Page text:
Poet and tutor, Sue Burge was the speaker at the April meeting of Hunstanton & District Civic Society.
Her subject was films shot on location in Norfolk. She also highlighted the cost incurred when certain locations are transformed for period extravaganzas, such as “Revolution”, which saw parts of King’s Lynn turned into 18th Century New York.
Sue explained that Lynn has been a popular location because the character and appearance of several streets and buildings have been so well preserved.
Not only did they serve the purpose in 1985 for “Revolution”, they did equally well in 1943 when Lynn became part of Holland during the Nazi occupation for filming “The Silver Fleet”.
Unfortunately, Hunstanton’s character has been steadily eroded ever since it was chosen as the perfect location for “Barnacle Bill” sixty years ago.
This film was the last in the series of famous Ealing Comedies.
But it was no laughing matter for the director to find that work was already well underway, on a characterless extension over the promenade, when filming began on the pier in the spring of 1957.
It was for this reason that Alec Guinness had to ascend an improvised flight of steps from the promenade in order get onto the pier.
Permission had been granted for this sideways extension by the Urban District Council, on the condition that its curved asbestos roof would be no higher than the original Victorian entrance, which was not replaced by a tasteless two-story “brutalist” structure until 1963.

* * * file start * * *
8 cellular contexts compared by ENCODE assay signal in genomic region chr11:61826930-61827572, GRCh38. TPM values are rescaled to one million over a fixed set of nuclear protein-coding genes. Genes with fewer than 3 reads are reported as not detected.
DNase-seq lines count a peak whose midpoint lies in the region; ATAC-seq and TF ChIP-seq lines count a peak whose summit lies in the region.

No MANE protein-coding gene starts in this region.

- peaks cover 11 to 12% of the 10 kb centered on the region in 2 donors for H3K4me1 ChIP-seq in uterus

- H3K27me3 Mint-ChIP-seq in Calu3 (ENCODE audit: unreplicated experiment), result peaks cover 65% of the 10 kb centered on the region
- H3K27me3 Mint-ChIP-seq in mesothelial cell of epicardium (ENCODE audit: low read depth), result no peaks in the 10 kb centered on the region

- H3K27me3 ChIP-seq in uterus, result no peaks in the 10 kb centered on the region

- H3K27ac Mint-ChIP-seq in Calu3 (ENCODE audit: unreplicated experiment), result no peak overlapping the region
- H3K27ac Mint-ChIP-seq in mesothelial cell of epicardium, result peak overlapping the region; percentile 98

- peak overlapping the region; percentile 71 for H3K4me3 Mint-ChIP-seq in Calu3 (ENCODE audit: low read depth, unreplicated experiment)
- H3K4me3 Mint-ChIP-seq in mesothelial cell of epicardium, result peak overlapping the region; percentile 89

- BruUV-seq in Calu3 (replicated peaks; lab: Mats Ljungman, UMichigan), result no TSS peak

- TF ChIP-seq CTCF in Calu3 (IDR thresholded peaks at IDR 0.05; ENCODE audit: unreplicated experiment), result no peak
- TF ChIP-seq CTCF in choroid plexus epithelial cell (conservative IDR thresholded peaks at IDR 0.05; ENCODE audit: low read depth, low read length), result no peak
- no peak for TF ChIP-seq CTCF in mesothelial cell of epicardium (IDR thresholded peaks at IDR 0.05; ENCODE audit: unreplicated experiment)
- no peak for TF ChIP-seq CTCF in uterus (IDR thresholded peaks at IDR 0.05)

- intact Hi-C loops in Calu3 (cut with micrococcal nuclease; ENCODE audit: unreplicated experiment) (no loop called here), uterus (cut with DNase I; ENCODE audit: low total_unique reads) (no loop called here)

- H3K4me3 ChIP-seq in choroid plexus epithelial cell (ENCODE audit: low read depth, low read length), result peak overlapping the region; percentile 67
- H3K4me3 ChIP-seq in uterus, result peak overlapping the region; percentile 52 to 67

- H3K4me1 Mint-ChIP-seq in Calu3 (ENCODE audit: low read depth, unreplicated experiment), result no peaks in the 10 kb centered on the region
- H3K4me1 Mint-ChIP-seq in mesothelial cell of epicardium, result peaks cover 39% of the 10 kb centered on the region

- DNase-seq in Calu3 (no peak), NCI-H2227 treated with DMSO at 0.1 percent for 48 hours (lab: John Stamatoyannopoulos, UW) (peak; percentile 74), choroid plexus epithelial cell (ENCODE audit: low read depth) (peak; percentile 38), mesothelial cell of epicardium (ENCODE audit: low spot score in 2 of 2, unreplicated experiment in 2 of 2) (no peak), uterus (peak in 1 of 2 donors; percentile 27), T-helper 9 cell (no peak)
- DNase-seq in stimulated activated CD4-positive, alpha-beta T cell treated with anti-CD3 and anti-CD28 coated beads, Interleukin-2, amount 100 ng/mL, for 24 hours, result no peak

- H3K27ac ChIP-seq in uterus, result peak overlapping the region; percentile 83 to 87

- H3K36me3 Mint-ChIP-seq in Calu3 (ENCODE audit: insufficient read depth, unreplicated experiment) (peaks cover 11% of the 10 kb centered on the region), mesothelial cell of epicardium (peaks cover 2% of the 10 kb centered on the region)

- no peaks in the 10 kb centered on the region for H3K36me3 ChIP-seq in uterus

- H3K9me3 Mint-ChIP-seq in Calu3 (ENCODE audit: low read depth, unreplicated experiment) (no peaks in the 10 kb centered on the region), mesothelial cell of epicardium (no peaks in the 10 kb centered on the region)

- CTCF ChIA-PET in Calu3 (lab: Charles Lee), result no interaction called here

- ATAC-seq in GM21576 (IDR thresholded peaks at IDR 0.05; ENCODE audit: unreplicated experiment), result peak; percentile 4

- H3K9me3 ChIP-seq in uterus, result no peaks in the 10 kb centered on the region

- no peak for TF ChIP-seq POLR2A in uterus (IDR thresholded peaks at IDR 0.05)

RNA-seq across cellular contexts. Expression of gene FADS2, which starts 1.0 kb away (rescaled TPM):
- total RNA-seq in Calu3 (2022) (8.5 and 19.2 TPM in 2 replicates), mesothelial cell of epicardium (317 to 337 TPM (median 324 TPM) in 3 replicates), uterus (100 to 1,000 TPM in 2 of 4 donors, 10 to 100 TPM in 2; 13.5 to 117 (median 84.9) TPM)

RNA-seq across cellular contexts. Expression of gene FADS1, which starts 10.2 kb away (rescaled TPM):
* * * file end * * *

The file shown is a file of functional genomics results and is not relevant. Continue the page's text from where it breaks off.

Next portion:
When it came to filming: “All The King’s Men” in 1999, it was not only the Norfolk accents that were unacceptable, but also Hunstanton as a location, because the town had failed to retain its First World War appearance.
When the men from the Sandringham estate enjoyed a trip to Hunstanton before going to war, the actors had to be filmed on Cromer Pier, because it had retained its Edwardian character and appearance.
As an alternative to shooting movies on location, Sue explained how Alfred Hitchcock had built an enormous set in order to film “Rear Window” without leaving the studio.
This information came as a surprise to me, because nearly twenty years ago I had stayed at the York Hotel in San Francisco, which I thought had been the location for “Rear window”.
It was only later that I remembered it was “Vertigo” that was filmed at the York Hotel.
I do not suffer from vertigo, but this was clearly a case of amnesia.
In spite of this, there can be no doubt that my favourite Hitchcock movie of all time has to be “North by Northwest”, even if Cary Grant was in a studio when he was supposed to be on Mount Rushmore!
Never mind, as I told Sue afterwards, the most vivid memory from her talk, is that for “The Silver Fleet”, Gestapo Headquarters was located in the town hall, which is now home to West Norfolk Council.
Need I say more?